An explosion in the Hoggar massif in March 1963, either Emerald (March 18) or Amethyst (March 30).
ECA / ECPAD / Defense / F63-115 RC18

Report available on Images Défense

There will eventually be no trial in 1964. During his meeting with Charles de Gaulle at the Château de Champs-sur-Marne, in May 1964, Ahmed Ben Bella had asked the French president not to resume atmospheric testing if possible. De Gaulle had refused to provide this guarantee. In late 1964, he was still discussing with his advisers the possibility of conducting atmospheric shelling at the Reggane site, and he became impatient with the commissioning of the Pacific Experimentation Center in Polynesia.

If Ahmed Ben Bella’s request was finally granted, a senior official from the Atomic Energy Commission (CEA), Jean Viard, nevertheless conducted a study in December 1966 on the possibility of reactivating the site – an option he did not consider optimal. Charles de Gaulle, however, would still have liked to keep the place. In a note to the members of his cabinet in February 1967, he asked to explore the possibility of maintaining a French presence in Reggane, a place that could only be used without much work for atmospheric tests.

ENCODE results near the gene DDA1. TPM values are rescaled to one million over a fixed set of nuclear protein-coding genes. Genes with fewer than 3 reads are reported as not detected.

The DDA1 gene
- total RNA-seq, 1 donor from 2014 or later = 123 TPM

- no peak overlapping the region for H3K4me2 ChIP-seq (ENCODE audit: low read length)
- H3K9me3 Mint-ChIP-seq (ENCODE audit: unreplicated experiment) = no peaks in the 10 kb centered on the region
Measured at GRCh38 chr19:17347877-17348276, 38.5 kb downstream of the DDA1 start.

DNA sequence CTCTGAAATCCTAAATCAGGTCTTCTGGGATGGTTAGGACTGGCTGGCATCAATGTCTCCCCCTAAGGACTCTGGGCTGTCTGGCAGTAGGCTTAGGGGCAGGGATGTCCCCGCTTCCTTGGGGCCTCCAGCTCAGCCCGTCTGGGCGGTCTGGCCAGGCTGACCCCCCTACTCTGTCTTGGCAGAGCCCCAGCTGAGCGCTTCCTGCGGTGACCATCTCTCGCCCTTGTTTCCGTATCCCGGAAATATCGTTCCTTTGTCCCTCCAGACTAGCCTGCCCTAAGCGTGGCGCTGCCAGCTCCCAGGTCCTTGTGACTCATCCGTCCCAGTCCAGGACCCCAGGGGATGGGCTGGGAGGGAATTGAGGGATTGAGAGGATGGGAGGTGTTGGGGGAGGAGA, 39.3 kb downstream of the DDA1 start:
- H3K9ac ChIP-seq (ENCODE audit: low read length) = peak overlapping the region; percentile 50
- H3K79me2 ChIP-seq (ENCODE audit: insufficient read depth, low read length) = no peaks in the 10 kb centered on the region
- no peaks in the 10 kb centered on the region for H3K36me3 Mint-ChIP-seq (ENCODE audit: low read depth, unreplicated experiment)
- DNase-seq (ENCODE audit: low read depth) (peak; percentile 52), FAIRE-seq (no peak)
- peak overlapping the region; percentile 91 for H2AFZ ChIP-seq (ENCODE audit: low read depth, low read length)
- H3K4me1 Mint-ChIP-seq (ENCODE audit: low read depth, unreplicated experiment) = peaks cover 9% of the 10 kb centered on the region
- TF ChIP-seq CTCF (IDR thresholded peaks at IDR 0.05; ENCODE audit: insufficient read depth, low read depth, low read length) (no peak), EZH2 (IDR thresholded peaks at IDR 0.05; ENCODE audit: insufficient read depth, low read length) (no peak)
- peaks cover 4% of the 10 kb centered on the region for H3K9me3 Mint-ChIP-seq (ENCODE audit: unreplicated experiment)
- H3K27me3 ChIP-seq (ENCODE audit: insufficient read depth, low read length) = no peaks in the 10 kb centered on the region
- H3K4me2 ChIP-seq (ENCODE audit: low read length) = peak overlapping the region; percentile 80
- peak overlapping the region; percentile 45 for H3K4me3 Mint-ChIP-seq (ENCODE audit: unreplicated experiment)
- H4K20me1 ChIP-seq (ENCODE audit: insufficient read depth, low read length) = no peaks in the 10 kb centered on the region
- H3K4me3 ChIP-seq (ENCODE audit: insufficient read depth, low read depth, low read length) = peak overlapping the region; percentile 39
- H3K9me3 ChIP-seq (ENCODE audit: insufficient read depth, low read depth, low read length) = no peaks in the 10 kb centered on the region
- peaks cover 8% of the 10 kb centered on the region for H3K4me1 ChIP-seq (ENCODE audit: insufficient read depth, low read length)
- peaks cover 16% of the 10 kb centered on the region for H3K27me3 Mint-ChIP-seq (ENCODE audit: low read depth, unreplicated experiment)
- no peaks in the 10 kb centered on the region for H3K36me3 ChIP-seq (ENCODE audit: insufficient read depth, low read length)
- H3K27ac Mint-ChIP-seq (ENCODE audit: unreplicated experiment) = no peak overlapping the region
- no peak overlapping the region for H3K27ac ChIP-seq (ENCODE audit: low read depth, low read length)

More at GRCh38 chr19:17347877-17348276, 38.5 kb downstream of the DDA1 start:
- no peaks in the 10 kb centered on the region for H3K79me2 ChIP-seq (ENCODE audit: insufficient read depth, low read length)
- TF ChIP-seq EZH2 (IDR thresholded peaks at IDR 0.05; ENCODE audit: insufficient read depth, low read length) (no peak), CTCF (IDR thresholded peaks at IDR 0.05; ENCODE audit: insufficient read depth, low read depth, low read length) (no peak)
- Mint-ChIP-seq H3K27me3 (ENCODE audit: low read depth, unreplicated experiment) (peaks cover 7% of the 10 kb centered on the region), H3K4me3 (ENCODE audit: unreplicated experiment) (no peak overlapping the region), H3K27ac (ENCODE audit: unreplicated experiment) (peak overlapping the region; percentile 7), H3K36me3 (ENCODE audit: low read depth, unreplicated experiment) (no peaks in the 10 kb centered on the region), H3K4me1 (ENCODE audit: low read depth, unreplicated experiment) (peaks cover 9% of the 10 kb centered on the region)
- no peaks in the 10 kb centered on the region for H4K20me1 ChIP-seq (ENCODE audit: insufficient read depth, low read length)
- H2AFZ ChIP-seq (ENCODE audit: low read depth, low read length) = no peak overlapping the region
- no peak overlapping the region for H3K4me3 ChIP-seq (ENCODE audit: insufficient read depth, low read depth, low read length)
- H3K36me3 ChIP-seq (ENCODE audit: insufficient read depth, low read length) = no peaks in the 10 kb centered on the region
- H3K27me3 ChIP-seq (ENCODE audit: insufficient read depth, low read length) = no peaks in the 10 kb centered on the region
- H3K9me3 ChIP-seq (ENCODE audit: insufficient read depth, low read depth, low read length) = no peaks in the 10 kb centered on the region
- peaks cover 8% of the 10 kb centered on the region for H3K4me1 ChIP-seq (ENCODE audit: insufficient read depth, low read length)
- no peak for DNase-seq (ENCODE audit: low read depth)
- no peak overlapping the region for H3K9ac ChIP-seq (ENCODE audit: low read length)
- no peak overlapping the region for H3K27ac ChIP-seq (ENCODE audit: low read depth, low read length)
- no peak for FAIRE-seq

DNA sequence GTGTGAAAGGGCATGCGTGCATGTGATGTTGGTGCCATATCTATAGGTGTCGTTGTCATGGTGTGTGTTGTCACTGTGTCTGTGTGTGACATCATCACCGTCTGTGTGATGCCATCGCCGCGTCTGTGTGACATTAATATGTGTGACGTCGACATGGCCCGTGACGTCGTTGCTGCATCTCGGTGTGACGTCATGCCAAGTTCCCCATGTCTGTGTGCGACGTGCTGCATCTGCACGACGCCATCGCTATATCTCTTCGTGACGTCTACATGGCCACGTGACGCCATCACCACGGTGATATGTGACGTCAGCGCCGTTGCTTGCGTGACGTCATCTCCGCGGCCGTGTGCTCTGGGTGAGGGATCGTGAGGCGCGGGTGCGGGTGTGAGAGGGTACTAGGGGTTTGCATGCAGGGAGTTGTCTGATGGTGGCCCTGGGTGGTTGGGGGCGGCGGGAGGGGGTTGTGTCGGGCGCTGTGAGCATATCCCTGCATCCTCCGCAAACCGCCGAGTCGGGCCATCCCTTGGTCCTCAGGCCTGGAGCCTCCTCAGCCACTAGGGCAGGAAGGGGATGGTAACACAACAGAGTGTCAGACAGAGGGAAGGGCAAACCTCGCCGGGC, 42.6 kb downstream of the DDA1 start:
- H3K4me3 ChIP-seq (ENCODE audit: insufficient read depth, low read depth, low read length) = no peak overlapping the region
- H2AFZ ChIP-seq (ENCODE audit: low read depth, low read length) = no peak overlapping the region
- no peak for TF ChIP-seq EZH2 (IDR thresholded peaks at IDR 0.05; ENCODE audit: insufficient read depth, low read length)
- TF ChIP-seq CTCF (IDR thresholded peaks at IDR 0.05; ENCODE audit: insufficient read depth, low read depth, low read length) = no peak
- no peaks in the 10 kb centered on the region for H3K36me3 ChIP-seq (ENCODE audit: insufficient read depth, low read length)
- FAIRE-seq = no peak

The nuclear archive and Algerian independence

Nothing ensured the absence of atmospheric nuclear test explosions in independent Algeria. Recent declassifications reveal French studies for their cure, despite protests from the highest levels of the new Algerian state. Always shrouded in secrecy, decision-making continued until the French transfer of the two Sahara sites to the Algerian authorities in 1966 and 1967.

Some archives, including military and diplomatic means from the time, remain inaccessible to historical research. Glimt suggests the significance of this episode, of the projects abandoned during bilateral negotiations, for the French military nuclear program, for the new Algerian state and for the relationship between these two countries. The new access to the French nuclear archives begins, despite its shortcomings, to shed light on the little-known problems of the 1960s.e the anniversary of Algeria’s independence.